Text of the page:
The planning process for the upgrade started in the summer of 2001. The contract was awarded the following summer and work began this past January. The full upgrade of all the elevators is expected to be completed by January 2004. Says Gumbinner: "We do a monthly newsletter in the co-op. From the time we undertook this, we told resident-shareholders that we would be doing this. I think the secret for having it done successfully is to communicate with your residents, because lack of communication breeds both hostility and anger and also makes people very nervous. And so we've been telling them everything that we've done all the way through."
The proof, as they say, is in the results. At the most recent annual meeting, there were very few complaints about the work despite the $2 million price tag.
Finally, in considering an upgrade, the board needs to review all aspects of the elevator's performance: "You have to look at their useful life," points out Stella, the Churchill's treasurer. "How long are they going to last? You also have to monitor the maintenance that you are spending. When you start spending a lot more money and the cabs are out of service, or the maintenance doesn't maintain them," it's time to start thinking about an upgrade.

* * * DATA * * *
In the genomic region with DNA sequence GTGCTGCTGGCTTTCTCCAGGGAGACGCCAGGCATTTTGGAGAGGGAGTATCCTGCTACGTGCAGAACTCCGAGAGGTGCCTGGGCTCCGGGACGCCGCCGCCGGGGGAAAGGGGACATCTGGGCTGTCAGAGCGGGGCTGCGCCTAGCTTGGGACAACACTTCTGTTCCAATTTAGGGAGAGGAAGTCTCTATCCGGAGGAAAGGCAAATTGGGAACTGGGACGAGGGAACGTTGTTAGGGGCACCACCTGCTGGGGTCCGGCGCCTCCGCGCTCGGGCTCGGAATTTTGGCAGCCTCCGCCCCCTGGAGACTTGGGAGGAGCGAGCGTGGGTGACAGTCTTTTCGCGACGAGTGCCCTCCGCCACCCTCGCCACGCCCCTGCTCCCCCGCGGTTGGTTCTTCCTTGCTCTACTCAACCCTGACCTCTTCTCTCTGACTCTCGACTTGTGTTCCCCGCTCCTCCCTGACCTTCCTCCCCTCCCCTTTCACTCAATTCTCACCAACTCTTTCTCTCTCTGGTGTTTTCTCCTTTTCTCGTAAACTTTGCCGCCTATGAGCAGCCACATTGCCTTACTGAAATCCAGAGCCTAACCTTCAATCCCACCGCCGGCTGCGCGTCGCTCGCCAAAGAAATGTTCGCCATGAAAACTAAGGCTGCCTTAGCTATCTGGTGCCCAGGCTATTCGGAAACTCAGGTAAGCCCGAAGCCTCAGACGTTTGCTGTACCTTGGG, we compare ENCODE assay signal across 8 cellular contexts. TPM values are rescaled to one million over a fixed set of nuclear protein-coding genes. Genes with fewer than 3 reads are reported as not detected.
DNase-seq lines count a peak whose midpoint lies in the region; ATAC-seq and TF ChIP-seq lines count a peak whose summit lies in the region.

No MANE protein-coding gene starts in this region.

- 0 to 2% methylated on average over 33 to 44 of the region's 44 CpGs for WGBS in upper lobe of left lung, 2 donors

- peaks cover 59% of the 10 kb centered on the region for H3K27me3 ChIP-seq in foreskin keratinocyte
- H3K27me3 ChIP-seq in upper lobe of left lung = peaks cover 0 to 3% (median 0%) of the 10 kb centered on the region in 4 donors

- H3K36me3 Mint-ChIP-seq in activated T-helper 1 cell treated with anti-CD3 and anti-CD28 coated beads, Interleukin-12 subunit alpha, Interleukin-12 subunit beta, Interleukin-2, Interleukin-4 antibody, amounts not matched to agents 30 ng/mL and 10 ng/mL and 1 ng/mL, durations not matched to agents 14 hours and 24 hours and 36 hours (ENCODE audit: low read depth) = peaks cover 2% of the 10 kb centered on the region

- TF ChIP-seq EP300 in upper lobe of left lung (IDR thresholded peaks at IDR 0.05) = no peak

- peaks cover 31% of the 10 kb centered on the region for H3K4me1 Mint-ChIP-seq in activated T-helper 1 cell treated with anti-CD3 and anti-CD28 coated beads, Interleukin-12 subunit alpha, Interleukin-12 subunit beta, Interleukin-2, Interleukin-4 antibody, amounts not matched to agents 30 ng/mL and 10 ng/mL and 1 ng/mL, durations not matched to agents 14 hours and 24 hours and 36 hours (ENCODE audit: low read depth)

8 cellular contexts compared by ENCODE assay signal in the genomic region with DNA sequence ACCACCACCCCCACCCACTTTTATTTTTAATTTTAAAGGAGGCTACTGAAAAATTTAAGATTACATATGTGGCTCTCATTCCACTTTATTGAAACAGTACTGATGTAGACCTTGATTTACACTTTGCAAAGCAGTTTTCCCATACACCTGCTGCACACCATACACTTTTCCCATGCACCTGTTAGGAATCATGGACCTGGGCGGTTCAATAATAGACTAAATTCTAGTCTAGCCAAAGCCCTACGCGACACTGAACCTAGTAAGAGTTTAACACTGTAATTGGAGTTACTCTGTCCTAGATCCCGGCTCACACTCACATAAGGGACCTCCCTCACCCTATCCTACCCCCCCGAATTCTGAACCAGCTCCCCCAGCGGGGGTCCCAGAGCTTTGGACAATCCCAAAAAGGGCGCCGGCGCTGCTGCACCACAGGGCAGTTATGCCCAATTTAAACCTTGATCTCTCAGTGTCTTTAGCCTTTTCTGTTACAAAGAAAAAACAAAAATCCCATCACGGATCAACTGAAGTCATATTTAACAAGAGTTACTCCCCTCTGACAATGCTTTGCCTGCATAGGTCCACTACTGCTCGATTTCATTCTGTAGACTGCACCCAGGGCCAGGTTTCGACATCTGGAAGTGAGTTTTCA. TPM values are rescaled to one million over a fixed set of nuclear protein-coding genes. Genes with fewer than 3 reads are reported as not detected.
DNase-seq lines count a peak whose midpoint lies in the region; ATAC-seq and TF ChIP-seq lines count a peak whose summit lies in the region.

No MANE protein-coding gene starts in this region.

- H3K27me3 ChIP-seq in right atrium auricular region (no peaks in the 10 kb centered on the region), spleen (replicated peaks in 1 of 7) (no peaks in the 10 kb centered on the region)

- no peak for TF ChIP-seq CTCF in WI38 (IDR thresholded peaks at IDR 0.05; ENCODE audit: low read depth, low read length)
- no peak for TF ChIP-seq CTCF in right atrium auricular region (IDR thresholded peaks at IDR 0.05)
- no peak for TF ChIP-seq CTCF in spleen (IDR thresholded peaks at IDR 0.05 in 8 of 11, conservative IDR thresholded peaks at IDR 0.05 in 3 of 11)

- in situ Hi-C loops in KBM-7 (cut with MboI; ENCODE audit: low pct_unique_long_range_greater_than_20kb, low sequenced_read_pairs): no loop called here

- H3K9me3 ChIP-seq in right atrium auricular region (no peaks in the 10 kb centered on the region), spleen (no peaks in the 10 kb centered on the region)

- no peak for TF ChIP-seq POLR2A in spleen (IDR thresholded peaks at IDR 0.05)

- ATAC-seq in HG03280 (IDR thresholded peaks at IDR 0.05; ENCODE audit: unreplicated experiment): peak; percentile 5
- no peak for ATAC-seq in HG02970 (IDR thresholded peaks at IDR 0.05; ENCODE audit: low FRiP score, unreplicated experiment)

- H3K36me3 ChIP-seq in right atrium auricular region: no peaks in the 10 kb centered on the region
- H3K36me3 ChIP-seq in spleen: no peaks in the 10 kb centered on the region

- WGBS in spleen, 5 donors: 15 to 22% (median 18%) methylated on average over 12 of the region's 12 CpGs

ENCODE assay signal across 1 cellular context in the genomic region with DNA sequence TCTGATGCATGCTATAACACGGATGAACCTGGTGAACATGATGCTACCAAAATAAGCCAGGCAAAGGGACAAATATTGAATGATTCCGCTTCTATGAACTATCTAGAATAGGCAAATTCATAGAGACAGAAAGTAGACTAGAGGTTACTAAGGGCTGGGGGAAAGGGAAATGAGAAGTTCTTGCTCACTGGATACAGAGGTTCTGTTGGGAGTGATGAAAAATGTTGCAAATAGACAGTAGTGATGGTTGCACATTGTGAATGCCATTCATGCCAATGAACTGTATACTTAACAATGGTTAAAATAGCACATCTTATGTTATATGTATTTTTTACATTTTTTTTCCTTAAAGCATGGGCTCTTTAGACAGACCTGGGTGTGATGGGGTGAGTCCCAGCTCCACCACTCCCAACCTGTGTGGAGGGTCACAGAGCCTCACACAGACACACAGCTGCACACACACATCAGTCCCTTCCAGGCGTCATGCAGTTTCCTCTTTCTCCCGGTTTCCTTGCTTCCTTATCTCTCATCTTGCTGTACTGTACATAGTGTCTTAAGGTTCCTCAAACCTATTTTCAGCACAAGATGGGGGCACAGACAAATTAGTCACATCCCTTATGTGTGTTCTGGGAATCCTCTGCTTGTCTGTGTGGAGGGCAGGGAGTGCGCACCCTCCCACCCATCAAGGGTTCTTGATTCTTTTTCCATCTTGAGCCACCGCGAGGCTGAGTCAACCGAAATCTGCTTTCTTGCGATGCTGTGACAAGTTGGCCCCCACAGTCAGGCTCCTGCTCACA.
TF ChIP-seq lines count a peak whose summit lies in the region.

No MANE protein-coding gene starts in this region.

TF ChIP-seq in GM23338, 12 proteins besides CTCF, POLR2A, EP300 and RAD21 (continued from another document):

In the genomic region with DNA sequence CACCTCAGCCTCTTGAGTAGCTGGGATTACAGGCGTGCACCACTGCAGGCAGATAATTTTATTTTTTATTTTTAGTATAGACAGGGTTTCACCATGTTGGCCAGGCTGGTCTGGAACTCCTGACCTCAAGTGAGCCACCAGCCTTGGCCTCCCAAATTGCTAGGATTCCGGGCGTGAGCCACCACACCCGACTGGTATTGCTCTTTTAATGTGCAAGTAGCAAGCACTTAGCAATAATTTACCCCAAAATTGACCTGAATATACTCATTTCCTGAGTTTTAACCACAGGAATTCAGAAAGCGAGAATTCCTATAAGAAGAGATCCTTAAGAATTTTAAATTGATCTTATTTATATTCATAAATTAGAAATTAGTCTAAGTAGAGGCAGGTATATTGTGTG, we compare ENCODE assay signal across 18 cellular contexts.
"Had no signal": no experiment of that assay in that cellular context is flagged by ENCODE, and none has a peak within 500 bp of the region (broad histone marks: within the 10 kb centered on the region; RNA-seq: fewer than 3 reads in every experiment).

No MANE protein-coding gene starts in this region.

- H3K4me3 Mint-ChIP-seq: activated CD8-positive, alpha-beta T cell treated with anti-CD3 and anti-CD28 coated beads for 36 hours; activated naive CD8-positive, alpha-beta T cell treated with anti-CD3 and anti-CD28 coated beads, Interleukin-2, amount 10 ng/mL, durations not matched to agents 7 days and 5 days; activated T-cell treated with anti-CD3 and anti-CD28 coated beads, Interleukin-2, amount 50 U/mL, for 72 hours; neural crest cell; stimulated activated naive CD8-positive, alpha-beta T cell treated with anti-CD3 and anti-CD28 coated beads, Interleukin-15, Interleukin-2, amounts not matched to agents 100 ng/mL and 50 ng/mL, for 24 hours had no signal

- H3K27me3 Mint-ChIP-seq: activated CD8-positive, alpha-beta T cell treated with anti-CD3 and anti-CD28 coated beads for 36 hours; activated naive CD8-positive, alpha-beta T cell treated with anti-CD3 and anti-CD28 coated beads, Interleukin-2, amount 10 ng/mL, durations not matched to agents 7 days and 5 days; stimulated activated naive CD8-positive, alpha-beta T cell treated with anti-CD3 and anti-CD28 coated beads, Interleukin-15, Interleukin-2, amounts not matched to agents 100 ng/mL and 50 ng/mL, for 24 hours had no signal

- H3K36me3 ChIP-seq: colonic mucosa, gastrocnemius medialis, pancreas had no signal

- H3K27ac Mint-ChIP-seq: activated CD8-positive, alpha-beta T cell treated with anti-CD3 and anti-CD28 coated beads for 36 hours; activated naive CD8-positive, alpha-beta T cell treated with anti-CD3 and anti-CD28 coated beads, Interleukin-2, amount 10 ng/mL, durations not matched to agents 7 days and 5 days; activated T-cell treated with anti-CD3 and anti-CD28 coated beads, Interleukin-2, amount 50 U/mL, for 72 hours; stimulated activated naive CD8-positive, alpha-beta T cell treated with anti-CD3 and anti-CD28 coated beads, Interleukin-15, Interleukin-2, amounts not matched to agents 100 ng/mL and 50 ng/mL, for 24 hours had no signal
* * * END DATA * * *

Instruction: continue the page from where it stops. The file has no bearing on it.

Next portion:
Then, too, adds Powers, boards need to remember the aesthetic details: what will the new control panels look like? The buttons? Will the cab be painted or paneled? So are you all done when the elevator is back up and running? "Somebody ought to pay attention to those details, because that is what you are going to get for your feedback. You pay a lot of money and you want it to look the way you expect it to look when it's all done. We had someone come in and show us button styles, and frankly, we still could have done better," says Powers of the board's selection of the new style.
In Stella's building, the board had planned to renovate the elevators at the end of a building-wide renovation, but after someone got stuck in the elevator, the board quickly changed tack and put the elevator renovation first. It occurred to the directors that if people were having trouble getting to and from their units, contractors bringing material up and down from the lobbies for hallway renovations would have the same trouble, possibly delaying work and racking up bills in overtime. Then too was the issue of safety.
"Let's not take the risk, do the right thing and take care of this issue before it becomes a real problem," says Stella. And that's the only tack a board can take. If the elevators are causing major problems, a board has to step up to the plate and take on an upgrade. Concludes Gumbinner: "My advice to boards is that they have to be decisive. They have to make the decision - and do it."